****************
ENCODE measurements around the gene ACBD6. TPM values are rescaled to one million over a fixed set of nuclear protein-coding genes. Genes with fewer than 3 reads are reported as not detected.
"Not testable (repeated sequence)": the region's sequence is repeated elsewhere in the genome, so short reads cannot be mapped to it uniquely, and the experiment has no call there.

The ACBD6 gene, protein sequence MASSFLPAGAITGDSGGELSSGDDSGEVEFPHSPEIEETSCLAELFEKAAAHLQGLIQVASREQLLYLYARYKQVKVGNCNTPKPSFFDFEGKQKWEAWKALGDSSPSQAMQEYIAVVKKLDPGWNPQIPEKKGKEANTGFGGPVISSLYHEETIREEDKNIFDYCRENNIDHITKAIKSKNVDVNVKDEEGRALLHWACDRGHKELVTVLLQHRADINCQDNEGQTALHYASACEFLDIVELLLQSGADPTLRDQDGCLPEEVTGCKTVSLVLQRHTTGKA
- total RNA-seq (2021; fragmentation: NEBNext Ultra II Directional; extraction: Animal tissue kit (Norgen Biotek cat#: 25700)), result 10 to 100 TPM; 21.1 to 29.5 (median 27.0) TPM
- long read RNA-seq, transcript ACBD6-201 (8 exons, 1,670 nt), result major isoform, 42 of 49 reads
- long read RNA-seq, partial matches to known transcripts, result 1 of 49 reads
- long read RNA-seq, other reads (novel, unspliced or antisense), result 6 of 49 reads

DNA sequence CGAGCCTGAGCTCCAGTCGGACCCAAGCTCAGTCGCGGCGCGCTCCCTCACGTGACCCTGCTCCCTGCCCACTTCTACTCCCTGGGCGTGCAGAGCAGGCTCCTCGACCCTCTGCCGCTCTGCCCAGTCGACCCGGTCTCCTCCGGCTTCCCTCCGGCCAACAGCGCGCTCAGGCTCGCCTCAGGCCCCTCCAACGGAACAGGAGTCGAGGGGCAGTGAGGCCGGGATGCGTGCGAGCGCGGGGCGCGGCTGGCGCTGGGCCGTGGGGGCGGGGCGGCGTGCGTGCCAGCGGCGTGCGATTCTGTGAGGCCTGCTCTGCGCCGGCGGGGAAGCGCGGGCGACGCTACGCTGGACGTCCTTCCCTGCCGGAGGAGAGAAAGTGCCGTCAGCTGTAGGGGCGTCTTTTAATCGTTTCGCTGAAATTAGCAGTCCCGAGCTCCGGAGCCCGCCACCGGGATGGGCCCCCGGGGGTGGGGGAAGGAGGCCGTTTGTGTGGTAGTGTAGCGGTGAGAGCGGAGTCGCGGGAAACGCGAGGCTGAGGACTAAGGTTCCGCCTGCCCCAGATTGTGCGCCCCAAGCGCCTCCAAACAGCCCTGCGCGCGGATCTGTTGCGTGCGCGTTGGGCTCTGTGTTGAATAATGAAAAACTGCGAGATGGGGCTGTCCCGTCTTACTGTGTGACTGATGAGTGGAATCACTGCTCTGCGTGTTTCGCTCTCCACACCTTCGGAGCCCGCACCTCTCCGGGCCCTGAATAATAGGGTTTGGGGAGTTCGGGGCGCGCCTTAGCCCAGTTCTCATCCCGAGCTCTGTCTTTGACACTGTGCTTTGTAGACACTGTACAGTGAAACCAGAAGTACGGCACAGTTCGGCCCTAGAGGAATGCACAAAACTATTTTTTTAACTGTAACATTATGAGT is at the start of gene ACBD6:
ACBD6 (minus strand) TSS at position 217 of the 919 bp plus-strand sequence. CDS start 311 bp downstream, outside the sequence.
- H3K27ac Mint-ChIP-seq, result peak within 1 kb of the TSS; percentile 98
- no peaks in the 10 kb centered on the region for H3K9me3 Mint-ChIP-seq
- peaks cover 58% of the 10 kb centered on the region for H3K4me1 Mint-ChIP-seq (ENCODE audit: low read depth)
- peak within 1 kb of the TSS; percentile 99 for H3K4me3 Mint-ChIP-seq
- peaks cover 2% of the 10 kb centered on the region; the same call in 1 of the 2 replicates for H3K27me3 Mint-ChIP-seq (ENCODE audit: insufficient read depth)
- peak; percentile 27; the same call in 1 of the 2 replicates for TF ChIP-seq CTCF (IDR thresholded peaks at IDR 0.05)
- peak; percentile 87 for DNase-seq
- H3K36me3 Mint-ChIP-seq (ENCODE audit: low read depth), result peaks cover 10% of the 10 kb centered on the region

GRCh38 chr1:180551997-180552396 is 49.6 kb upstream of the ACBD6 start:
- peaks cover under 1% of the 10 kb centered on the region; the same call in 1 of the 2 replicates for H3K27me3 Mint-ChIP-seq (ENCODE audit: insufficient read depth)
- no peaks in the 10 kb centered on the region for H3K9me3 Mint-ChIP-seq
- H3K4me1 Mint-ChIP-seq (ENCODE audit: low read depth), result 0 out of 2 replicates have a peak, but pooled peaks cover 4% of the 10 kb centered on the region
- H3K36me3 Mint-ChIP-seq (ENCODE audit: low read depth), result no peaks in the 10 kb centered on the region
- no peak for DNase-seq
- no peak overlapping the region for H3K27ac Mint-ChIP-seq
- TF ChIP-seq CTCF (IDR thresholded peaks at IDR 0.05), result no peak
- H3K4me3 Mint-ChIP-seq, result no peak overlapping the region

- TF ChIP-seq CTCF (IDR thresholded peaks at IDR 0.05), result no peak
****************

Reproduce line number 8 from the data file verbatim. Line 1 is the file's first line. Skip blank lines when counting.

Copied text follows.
DNA sequence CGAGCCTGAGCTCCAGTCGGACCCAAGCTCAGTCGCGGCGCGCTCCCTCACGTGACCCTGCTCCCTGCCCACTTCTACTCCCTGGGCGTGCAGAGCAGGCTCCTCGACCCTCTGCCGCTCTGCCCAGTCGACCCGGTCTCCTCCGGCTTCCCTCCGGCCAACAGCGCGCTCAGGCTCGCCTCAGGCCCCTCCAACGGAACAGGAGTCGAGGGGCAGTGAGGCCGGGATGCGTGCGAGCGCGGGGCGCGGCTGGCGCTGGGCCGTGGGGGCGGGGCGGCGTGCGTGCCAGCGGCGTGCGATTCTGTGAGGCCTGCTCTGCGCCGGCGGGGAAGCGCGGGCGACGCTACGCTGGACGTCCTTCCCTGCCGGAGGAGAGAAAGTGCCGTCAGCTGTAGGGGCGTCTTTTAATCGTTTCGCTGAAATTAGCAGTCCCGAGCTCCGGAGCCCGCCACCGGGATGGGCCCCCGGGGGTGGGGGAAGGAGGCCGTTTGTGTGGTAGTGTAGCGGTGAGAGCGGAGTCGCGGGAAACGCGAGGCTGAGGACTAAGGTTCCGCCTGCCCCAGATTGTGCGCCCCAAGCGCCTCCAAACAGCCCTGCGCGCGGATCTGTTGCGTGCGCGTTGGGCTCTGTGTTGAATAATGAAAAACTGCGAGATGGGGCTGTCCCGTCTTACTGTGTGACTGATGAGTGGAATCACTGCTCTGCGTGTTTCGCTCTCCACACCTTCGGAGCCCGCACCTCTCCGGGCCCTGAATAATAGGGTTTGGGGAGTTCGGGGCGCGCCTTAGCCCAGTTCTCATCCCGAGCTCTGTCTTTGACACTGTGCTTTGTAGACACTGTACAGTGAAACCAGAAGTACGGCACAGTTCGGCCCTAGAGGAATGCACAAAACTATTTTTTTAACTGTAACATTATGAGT is at the start of gene ACBD6: